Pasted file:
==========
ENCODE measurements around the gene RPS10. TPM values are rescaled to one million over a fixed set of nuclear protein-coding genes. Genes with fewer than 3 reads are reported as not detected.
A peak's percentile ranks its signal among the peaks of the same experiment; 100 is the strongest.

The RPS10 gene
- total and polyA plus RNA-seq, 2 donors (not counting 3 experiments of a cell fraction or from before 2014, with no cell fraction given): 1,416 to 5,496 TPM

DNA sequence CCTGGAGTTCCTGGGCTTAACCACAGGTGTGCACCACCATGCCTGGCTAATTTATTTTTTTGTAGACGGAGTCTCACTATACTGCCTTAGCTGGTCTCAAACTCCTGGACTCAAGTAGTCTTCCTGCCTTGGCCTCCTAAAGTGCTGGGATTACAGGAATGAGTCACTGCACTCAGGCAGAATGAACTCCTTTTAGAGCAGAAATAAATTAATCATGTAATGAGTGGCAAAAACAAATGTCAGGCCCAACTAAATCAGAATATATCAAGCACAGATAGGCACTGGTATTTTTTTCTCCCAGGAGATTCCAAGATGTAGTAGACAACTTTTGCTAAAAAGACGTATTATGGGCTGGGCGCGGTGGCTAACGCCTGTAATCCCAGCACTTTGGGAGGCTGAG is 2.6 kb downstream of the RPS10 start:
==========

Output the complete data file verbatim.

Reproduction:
ENCODE measurements around the gene RPS10. TPM values are rescaled to one million over a fixed set of nuclear protein-coding genes. Genes with fewer than 3 reads are reported as not detected.
A peak's percentile ranks its signal among the peaks of the same experiment; 100 is the strongest.

The RPS10 gene
- total and polyA plus RNA-seq, 2 donors (not counting 3 experiments of a cell fraction or from before 2014, with no cell fraction given): 1,416 to 5,496 TPM

DNA sequence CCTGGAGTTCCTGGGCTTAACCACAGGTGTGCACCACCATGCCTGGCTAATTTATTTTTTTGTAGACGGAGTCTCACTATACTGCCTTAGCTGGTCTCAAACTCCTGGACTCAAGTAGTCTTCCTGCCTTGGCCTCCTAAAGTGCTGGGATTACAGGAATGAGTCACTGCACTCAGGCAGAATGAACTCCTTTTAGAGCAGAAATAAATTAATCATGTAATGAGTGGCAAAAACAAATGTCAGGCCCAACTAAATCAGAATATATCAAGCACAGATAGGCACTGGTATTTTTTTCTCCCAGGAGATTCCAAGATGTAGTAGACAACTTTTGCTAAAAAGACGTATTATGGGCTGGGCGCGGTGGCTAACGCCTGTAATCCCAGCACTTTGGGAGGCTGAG is 2.6 kb downstream of the RPS10 start: